In a study, Islam et al. (2013) found that parents of children with mental retardation (PCMR) shared greater stress score than the parents of children with no mental retardation (PCNR). Mental stress score was significantly higher among PCMR. Moreover, mothers had significantly higher mental stress score than the fathers of mentally retarded children that is partially in consonance with the findings of Rahman et al. (2012) which indicated that female patients were more exaggerated in coping with stress than their male counterpart. Parents shared more mental stress than physical stress which was supported by Gupta, 2010. But the overall study suffers from adequate generalizations due to convenient selections of schools.

Socio-demographic Profile of Families & Stress

Siddiqui (2014) assessed the relation between various socio-demographic variables of families with mentally retarded children and stress. He found that mild to severe stress was perceived by the families of mental retardation. None of the families showed very severe stress.

No statistical significance was found between family stress and affected children’s age, sex. Rahman et al. (2012) also reported no relation between stress and the sufferer’s gender. This may be due to rising information resources and amend in social attitude. But in a study Peshwaria (1995) have indicated significantly greater impact on parents due to having a girl retarded child. As regards the age of the child, some studies have shown lower age of the retarded child to have significant relation with stress (Upadhyaya et al., 2008), while Peshwaria (1995) have shown more psychosomatic problems as the age of their child increases.

In this study, no significant relation was found between child’s severity of retardation and stress in the families that is supported by Upadhyaya et al. (2008). But Pisula & Gorska (2002) indicated that parents of severe and profoundly retarded children have higher stress.

Except maternal education, there were no significant relations between stress and mothers’ and fathers’ demographic variables. The reason behind the significant association of stress with maternal education may be because educated mothers can better understand the clinical aspect of their child’s condition. This is consistent with findings of Behari (1995).

Another finding of this study is that stress is not significantly related with the family variables (nuclear/joint family, SES, presence of sibling). In contrast, Rahman et al. (2012) found that lower middle SES subjects expressed significantly higher stress attitude. Hornby (1994) shows that grandparental support decreases stress. Moreover, no significant difference was found in families with or without presence of siblings. But lower stress is reported by Leyser (1990) for higher number of siblings.

Psycho-education & Stress

Ara & Chowdhury (2014) investigated the impact of psychoaˆ?educational intrusion for care givers of children with autism. They found that care givers, who acknowledged psychoaˆ?educational interventions, showed significant decline in the score of mental health commotion on the GHQaˆ?28 except E?severe depressionE? than those who did not. That means psychoaˆ?educational intervention is effective in training the care givers to handle their children and in enhancing their quality of life. It may also be beneficial to deal with cancer & cardiac patients, mentally retarded children.


Accessible literature on stress reports mixed evidence. In the first two studies, purposive sampling technique was used, and data of cancer and cardiac patients were collected from different reliable sources. So, research findings can be generalized for entire population of our country. Purposive sampling technique was also used for collecting data from two special schools of autism of Dhaka city in the last study. But the other two studies suffer from adequate generalization due to convenient sampling.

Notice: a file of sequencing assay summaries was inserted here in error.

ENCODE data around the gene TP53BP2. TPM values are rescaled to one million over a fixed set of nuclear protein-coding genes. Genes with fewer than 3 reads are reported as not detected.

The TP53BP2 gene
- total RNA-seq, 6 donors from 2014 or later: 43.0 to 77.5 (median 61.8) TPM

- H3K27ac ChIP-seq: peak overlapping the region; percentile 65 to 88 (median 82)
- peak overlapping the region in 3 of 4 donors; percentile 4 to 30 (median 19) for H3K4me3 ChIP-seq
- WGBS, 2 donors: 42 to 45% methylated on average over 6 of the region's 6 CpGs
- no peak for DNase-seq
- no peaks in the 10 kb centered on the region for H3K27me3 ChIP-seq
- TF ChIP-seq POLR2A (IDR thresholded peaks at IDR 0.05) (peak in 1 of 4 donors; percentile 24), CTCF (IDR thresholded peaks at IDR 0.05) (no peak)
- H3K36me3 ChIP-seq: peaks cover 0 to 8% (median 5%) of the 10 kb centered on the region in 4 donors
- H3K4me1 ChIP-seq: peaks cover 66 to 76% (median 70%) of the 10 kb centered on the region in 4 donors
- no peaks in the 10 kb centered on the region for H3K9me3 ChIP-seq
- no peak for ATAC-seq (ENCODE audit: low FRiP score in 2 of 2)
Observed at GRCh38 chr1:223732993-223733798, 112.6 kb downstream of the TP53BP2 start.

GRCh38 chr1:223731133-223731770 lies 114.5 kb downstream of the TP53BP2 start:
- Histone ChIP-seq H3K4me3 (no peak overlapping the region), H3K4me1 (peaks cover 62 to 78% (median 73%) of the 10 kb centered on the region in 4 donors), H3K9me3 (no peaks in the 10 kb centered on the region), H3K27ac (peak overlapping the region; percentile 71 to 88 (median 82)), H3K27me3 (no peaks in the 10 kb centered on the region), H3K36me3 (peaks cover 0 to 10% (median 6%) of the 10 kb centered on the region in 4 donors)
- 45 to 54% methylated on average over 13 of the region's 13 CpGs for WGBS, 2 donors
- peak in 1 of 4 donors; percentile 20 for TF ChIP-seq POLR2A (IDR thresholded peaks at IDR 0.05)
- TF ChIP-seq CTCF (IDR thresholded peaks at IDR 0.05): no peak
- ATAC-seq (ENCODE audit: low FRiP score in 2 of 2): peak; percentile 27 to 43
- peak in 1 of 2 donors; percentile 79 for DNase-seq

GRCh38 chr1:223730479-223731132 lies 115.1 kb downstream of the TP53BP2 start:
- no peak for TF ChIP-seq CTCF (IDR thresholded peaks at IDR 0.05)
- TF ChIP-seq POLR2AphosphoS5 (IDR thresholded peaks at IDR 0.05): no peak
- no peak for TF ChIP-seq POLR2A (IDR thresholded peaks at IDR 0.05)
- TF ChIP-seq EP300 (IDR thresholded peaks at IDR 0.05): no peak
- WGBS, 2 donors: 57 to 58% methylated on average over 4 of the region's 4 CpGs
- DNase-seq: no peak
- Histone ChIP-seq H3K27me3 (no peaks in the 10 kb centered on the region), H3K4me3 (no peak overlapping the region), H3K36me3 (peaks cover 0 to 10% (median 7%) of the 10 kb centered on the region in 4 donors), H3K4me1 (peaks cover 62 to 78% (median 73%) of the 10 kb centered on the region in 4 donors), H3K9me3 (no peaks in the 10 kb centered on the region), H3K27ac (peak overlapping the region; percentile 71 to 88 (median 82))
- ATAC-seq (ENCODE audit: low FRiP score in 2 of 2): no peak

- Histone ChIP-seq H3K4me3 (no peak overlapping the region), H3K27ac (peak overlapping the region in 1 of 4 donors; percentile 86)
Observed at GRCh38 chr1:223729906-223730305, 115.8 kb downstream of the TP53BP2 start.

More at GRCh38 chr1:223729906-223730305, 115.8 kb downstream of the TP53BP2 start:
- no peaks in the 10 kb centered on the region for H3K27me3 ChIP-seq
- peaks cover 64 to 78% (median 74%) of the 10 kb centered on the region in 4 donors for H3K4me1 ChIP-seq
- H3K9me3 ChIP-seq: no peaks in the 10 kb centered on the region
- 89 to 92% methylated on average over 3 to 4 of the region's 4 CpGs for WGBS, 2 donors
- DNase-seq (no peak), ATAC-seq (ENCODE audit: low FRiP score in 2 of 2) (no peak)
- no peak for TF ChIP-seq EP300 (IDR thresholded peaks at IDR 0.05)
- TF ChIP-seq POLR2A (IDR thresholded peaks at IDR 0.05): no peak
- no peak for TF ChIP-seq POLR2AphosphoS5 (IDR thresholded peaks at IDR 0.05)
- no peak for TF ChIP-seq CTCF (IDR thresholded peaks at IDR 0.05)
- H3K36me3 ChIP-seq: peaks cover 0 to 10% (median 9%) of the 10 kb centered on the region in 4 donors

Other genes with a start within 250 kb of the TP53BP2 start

Further ample studies are needed to conduct with a representative sample to determine more reliable information. Both prospective and retrospective studies are required to enumerate the incidence and prevalence of unfavorable consequences in delegate allies of survivors. Information about possible late-effects and psychological supports need to be provided by the treatment care providers to the parents and survivors (Sloper, 2000). Familial support, social support, positive emotional regulation, self help networks etc. act as defensive shield during times of crisis. Apposite program may be facilitated to help people managing crisis and their stresses.


Ara, J., & Chowdrury, K. U. A. (2014, January). Impact of psycho-education on care givers mental health and perceived stress of children with autism. Dhaka University Journal of Biological Science, 23(1), 39-45.

Basher, M. A. R., Karim, M. R., Sultana, N., Hossain, K. J., & Kamal, M. M. (2012). Parents stress in childhood cancer. Bangladesh Medical Journal, 41(1).

Behari, R. (1995). The maternal attitude- Child rearing link for mentally retarded children: A case study. Disabilities and Impairments, 9, 44-51.

Gupta, R. K., & Kaur, H. (2010). Stress among Parents of Children with Intellectual Disability. Asia Pacific Disab. Rehab, 21(2), 119- 126.

Havik, O. E., & Maeland, J. G. (1986). Dimensions of verbal denial in myocardial infarction. Scandinavian Journal of Psychology, 27, 326-339.

Hornby, G., & Ashworth, T. (1994). Grandparent’s support for families who have children with disabilities. Journal of Child and Family Studies, 3, 403-412.

Islam, M. Z., Shanaz, R., & Farjana, S. (2013, January). Stress among parents of children with mental retardation. Bangladesh Journal of Medical Science, 12(1).

Leyser, Y., & Deckel, G. (1990). Stress in Parents of Mentally Challenged Children. The Journal of Psychology,125(4), 251-254.

Peshwaria, R. (1995). Understanding Indian Families having Persons with Mental Retardation. National Institute for the Mentally Handicapped (NIMH), Secundrabad.

Pisula, E., & Gorska, S. (2000). The child’s intellectual disability and the parent’s marital quality. Studia Psychologiczne, 40, 87-106.

Rahman, A., Ara, S., Haque, E., & Shahrier, A. (2012). Attitude towards stress of cancer and cardiac patients. Journal of Life Earth Science, 7, 33-41.

Siddiqui, A. F. (2014, October). Socio-demographic profile of families with mentally retarded children and its relation to stress. Bangladesh Journal of Medical Science, 13(4).

Sloper, P. (2000). Predictors of distress in parents of children with cancer: a prospective study. Journal of pediatric Psychology, 25(2), 79-91.

Upadhyaya, G. R., & Havalappanavar, N.B. (2008). Stress in Parents of the Mentally Challenged Journal of the Indian Academy of Applied Psychology, 34, 53-59.